Article originally published in the American City Business Journals on April 5, 2021.
Corporate policies need to be periodically reviewed, and those that no longer make sense need to be changed or exceptions should be made when appropriate. This was recently demonstrated when an executive was fired because she violated a policy after an exception was not granted.
Niki Christoff, senior vice president of strategy and government relations at Salesforce, was invited to join a public company board in recognition of her experience and expertise. It was an opportunity to be exposed to issues beyond that of her position, and it was certainly a benefit to Salesforce.
Christoff’s request to join the board was denied because company policy permitted only direct reports of the founder and CEO Marc Benioff to join the boards of for-profit companies. Benioff refused to grant an exception to the policy. Christoff joined the board anyway, and she was fired from Salesforce.
The New York Times covered this story with the headline, “A Hidden Hurdle in Efforts to Diversify Boardrooms,” which spoke to the relatively thin pool of women in senior leadership positions in corporate America from which to draw talent.
I have a different slant on the experience of Christoff, which reflects a much broader issue in all organizations – if a policy doesn’t make sense, it needs to be challenged and changed, or exceptions granted when it benefits the company. Not doing so drives talented change agents from companies – the very people needed to drive the company forward.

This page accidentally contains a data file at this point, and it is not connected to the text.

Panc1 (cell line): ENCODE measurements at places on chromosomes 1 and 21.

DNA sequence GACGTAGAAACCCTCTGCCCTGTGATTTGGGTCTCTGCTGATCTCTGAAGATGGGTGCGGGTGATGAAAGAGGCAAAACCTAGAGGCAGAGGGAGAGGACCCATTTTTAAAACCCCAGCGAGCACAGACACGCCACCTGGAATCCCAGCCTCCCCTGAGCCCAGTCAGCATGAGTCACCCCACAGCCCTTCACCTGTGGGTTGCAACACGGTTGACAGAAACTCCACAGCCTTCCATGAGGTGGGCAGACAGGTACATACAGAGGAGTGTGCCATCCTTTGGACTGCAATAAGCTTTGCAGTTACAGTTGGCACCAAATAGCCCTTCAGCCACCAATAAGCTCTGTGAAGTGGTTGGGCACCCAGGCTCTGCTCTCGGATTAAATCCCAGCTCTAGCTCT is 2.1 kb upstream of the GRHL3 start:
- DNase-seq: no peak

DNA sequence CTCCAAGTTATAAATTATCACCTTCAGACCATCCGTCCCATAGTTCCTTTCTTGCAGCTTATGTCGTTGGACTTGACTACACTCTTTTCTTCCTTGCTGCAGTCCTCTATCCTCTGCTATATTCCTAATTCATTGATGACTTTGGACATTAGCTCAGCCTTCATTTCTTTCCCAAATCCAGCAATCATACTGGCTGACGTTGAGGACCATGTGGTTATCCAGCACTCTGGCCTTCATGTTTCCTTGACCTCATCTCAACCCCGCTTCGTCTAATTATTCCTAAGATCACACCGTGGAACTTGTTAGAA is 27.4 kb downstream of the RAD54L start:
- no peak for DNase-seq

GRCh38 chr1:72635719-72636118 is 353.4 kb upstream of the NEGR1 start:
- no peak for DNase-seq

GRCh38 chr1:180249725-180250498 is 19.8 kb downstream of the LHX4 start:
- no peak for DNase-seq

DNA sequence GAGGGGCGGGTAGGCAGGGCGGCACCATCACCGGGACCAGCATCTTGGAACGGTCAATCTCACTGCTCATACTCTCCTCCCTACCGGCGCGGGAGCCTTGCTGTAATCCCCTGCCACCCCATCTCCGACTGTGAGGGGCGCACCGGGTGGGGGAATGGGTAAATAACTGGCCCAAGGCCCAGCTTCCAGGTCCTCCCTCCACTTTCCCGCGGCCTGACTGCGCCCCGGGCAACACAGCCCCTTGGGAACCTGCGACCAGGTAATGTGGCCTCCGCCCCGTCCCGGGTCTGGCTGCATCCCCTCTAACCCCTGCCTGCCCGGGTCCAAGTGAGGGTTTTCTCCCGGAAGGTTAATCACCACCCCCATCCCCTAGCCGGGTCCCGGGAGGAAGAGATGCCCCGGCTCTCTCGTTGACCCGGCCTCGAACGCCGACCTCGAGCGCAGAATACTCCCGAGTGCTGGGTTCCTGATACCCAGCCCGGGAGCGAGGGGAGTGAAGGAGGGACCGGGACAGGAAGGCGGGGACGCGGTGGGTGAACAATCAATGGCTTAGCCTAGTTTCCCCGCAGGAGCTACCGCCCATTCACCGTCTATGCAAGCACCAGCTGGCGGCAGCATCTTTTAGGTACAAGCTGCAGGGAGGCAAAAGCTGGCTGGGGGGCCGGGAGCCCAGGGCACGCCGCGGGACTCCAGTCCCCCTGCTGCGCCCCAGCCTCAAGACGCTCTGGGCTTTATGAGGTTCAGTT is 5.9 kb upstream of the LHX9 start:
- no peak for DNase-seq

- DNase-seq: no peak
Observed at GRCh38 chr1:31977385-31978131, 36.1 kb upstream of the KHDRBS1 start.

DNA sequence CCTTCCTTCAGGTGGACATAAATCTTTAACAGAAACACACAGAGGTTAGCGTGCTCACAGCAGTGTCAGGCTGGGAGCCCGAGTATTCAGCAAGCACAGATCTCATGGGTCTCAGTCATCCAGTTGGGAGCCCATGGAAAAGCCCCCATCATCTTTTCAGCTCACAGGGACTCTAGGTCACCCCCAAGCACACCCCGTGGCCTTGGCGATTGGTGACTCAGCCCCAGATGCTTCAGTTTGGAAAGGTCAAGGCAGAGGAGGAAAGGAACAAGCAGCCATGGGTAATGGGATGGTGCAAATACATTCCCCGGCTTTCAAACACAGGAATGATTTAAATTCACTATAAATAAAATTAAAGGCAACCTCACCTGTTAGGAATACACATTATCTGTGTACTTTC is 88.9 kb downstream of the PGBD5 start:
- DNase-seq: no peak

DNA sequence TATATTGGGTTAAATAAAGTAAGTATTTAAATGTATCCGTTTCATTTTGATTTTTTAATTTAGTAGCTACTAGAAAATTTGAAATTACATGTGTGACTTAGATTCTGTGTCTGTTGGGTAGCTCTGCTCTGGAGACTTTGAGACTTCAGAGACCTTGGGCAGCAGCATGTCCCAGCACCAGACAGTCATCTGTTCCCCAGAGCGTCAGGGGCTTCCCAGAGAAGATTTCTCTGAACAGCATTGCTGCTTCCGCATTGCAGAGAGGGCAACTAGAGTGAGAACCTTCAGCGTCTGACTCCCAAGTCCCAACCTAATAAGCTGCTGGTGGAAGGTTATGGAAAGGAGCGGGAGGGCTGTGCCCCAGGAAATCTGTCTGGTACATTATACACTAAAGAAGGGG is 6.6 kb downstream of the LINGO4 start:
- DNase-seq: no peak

In July 2020, I wrote an article about a counterproductive policy at my company that I eventually had the opportunity to change. On the first anniversary of my job as a process engineer, I was told that I was being awarded a salary increase of 5% due to my performance, compared with a 4% company-wide average increase based on the marketplace. During our conversation, my boss made the mistake of telling me that the other engineer in our small group was being awarded an increase of 3%.
I thought my co-worker was a solid performer and questioned why his salary increase was less than the company-wide average. My boss said that was the way the system worked – the average percentage salary increase for our small department needed to be no more than the average increase for the company.
I told my boss that policy made no sense. He responded, “Well, that’s just the way it is” – a response that should never be given.
The compensation system didn’t fulfill what I thought should be its intended objective – pay employees commensurate with their performance. It was a source of constant management and employee complaints and frustration. I told my boss that when I rose to a level within the company where I could change the compensation system, I would. He laughed.
Years later, I was appointed to the position of president of my company’s Industrial Chemicals Group. I now had the influence to change the compensation system, which over the years had undergone minor changes, but was still not effective.
The new performance and compensation system that was developed had input from employee focus groups, which created their buy-in. Employees had ownership in the system, since a group of them helped develop it.
A lesson for all CEOs – listen to your change agents. When a policy is challenged, never respond with, “Well, that’s just the way it is.”
Stan Silverman is founder and CEO of Silverman Leadership and author of “Be Different! The Key to Business and Career Success.” He is also a speaker, advisor and widely read nationally syndicated columnist on leadership, entrepreneurship and corporate governance. He can be reached at Stan@SilvermanLeadership.com.